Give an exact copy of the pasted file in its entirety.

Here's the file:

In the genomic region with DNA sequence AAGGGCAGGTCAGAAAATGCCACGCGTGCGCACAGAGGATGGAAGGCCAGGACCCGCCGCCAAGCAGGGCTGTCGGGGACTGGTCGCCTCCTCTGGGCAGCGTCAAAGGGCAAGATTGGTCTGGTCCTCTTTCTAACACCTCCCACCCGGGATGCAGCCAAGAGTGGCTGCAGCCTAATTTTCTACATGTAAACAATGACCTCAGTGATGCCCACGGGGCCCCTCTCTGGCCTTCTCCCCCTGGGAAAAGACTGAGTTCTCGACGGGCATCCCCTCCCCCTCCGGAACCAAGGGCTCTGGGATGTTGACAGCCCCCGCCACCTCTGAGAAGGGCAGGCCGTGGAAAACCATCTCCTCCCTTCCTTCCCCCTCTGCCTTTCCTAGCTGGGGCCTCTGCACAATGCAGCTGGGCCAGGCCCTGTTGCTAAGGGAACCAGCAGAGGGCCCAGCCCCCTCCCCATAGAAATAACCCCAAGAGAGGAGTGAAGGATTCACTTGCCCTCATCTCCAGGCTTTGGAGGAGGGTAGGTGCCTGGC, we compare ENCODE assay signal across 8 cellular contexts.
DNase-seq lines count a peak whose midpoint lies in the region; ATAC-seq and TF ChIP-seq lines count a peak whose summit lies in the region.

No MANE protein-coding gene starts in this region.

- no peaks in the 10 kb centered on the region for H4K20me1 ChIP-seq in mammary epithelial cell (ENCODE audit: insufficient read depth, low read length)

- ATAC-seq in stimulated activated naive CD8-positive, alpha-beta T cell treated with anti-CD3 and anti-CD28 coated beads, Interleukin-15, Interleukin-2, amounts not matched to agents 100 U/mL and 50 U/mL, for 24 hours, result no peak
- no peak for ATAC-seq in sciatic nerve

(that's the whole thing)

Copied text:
In the genomic region with DNA sequence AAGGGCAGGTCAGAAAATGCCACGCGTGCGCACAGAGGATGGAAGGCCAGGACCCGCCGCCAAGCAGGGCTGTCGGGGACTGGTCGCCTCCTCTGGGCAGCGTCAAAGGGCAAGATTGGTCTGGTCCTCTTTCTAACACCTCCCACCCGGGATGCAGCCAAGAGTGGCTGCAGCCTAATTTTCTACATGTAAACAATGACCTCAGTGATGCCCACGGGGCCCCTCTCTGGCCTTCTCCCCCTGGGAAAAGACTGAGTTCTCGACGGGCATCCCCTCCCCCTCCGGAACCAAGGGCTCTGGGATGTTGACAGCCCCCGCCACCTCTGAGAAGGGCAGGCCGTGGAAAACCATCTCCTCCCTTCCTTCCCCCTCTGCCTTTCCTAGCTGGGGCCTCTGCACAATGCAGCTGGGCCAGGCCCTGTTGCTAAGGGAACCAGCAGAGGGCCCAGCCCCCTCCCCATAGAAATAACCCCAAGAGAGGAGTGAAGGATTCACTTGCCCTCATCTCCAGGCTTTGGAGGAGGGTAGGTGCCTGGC, we compare ENCODE assay signal across 8 cellular contexts.
DNase-seq lines count a peak whose midpoint lies in the region; ATAC-seq and TF ChIP-seq lines count a peak whose summit lies in the region.

No MANE protein-coding gene starts in this region.

- no peaks in the 10 kb centered on the region for H4K20me1 ChIP-seq in mammary epithelial cell (ENCODE audit: insufficient read depth, low read length)

- ATAC-seq in stimulated activated naive CD8-positive, alpha-beta T cell treated with anti-CD3 and anti-CD28 coated beads, Interleukin-15, Interleukin-2, amounts not matched to agents 100 U/mL and 50 U/mL, for 24 hours, result no peak
- no peak for ATAC-seq in sciatic nerve